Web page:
From: Middling Culture on 5 Jul 2019

Tudor Intergenerational Inequality

My father was a Yeoman, and had no lands of his own, only he had a farm of 3 or 4 pound by year at the uttermost, and hereupon he tilled so much as kept half a dozen men. He had walk for a hundred sheep, and my mother milked 30 cows. He was able, and...
From: Middling Culture on 20 Jun 2019

Lucas de Heere’s Wives and Daughters

In the mid-1560s, artist and writer Lucas de Heere moved to London from Ghent in the Low Countries.  In his time in England, he produced works for leading figures at court while working with and teaching aspiring painters.  After having...
From: Middling Culture on 20 Jun 2019

In search of the middle…

…it is now requisite (and, God, in justice, will so have it) that the stout, faithful, and prudent Citizens, and the men of middling Fortunes, who were heretofore scorned and oppressed, should be called into Office and employment…’George...
From: Middling Culture on 20 Jun 2019

Christmas, Newyeares tyde: A summary of works done and attendance given, 2018

The Elizabethan Office of the Revels begins an important section of its yearly accounts books headed “Christmas, Newyeares tyde, & Twelfetyde” with descriptions of “Woorkes doone & Attendaunce geven Abowte the new making, Translating,...
From: Before Shakespeare on 14 Dec 2018

Page 1 of 6123456Last »

Notes on Post Tags Search

By default, this searches for any categories containing your search term: eg, Tudor will also find Tudors, Tudor History, etc. Check the 'exact' box to restrict searching to categories exactly matching your search. All searches are case-insensitive.

This is a search for tags/categories assigned to blog posts by their authors. The terminology used for post tags varies across different blog platforms, but WordPress tags and categories, Blogspot labels, and Tumblr tags are all included.

This search feature has a number of purposes:

1. to give site users improved access to the content EMC has been aggregating since August 2012, so they can look for bloggers posting on topics they're interested in, explore what's happening in the early modern blogosphere, and so on.

2. to facilitate and encourage the proactive use of post categories/tags by groups of bloggers with shared interests. All searches can be bookmarked for reference, making it possible to create useful resources of blogging about specific news, topics, conferences, etc, in a similar fashion to Twitter hashtags. Bloggers could agree on a shared tag for posts, or an event organiser could announce one in advance, as is often done with Twitter hashtags.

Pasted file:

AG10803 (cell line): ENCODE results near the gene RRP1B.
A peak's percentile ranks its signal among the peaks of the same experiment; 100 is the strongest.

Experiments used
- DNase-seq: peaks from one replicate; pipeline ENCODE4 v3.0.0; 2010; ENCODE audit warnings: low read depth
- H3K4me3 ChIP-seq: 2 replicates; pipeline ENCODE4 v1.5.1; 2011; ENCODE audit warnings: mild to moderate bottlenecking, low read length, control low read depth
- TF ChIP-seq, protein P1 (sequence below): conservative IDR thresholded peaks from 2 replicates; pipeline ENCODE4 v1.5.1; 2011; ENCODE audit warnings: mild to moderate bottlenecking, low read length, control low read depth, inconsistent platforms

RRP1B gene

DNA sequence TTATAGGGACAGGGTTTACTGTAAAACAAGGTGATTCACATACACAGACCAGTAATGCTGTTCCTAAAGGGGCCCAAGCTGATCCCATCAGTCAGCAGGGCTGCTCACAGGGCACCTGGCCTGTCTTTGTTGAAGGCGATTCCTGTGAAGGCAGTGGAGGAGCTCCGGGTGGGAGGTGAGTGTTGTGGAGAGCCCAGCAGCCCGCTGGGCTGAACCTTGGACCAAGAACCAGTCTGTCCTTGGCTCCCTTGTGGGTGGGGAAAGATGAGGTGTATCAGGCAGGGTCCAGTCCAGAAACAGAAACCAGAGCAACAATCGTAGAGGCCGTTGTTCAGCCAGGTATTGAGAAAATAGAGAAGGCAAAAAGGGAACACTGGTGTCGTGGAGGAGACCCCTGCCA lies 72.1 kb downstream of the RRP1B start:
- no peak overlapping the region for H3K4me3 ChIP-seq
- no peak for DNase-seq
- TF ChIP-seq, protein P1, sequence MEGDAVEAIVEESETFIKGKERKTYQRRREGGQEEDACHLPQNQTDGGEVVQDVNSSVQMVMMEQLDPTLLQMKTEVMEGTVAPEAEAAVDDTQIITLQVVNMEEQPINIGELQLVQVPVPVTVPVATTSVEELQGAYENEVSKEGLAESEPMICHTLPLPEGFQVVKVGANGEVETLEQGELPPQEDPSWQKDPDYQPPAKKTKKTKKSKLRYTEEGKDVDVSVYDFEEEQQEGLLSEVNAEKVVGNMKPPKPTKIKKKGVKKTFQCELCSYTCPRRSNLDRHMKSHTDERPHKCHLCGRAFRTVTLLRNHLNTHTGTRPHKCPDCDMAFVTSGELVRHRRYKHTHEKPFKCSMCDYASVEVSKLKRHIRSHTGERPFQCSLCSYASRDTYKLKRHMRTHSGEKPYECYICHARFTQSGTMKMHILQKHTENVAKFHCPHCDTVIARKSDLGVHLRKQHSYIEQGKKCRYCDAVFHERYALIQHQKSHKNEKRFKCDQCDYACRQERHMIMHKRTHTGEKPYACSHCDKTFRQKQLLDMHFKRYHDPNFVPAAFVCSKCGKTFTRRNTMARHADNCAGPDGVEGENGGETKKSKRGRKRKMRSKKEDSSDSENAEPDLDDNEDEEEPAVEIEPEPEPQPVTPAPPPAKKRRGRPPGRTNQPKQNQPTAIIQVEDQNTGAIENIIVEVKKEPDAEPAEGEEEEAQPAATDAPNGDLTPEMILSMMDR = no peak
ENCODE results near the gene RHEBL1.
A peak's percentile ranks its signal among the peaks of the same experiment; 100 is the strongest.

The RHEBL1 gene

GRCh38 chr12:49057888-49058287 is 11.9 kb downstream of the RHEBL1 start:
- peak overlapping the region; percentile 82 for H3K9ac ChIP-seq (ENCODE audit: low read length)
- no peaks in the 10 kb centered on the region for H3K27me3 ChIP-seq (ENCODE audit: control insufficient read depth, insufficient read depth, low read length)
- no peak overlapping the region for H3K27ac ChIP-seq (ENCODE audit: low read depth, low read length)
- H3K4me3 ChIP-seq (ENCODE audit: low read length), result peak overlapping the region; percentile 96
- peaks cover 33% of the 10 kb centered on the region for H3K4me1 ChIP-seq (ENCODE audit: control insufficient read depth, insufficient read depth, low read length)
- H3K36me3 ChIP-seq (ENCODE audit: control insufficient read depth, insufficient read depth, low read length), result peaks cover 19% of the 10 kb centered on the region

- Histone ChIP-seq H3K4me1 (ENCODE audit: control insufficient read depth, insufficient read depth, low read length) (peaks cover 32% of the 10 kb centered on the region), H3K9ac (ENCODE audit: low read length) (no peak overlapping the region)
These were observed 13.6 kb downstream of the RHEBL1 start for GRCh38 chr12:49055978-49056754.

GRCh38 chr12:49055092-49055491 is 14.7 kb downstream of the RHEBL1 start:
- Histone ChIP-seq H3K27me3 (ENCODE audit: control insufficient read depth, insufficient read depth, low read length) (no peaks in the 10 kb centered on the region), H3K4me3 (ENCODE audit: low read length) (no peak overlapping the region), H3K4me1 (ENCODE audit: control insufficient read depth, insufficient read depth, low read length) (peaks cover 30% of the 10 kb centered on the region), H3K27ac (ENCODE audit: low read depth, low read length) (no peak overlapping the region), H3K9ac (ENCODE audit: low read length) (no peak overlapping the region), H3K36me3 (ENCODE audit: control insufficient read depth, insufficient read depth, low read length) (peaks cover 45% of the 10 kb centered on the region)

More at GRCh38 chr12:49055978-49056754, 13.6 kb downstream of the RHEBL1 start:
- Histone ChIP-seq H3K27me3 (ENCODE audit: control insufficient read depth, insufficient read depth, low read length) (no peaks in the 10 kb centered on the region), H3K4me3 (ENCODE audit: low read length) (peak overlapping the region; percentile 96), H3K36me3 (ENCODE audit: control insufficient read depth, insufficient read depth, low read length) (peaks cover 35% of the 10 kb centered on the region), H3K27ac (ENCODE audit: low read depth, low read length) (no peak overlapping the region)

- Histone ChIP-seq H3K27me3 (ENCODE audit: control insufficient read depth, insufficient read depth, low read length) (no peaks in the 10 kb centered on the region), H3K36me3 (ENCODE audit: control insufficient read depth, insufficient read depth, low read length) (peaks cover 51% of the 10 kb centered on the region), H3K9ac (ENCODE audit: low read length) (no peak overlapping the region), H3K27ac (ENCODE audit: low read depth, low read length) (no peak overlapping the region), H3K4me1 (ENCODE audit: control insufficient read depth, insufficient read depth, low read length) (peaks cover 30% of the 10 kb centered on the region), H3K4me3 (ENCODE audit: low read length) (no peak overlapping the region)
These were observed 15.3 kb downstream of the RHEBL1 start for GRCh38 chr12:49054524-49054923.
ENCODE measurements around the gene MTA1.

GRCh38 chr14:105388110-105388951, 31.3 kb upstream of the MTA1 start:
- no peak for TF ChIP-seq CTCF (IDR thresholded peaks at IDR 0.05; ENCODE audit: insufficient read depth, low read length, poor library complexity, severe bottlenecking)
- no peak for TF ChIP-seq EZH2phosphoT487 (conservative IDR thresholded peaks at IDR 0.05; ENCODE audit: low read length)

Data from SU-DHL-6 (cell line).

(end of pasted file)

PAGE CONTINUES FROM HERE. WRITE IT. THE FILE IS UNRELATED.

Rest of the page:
Caveats and Work in Progress

This does not search post content, and it will not find any informal keywords/hashtags within the body of posts.

If EMC doesn't find any <category> tags for a post in the RSS feed it is classified as uncategorized. These and any <category> 'uncategorized' from the feed are omitted from search results. (It should always be borne in mind that some bloggers never use any kind of category or tag at all.)

This will not be a 'real time' search, although EMC updates content every few hours so it's never very far behind events.

The search is at present quite basic and limited. I plan to add a number of more sophisticated features in the future including the ability to filter by blog tags and by dates. I may also introduce RSS feeds for search queries at some point.

Constructing Search Query URLs

If you'd like to use an event tag, it's possible to work out in advance what the URL will be, without needing to visit EMC and run the search manually (though you might be advised to check it works!). But you'll need to use URL encoding as appropriate for any spaces or punctuation in the tag (so it might be a good idea to avoid them).

This is the basic structure:

http://emc.historycarnival.org/searchcat?s={search term or phrase}

For example, the URL for a simple search for categories containing London:

http://emc.historycarnival.org/searchcat?s=london

The URL for a search for the exact category Gunpowder Plot:

http://emc.historycarnival.org/searchcat?s=Gunpowder%20Plot&exact=on

In this more complex URL, %20 is the URL encoding for a space between words and &exact=on adds the exact category requirement.

I'll do my best to ensure that the basic URL construction (searchcat?s=...) is stable and persistent as long as the site is around.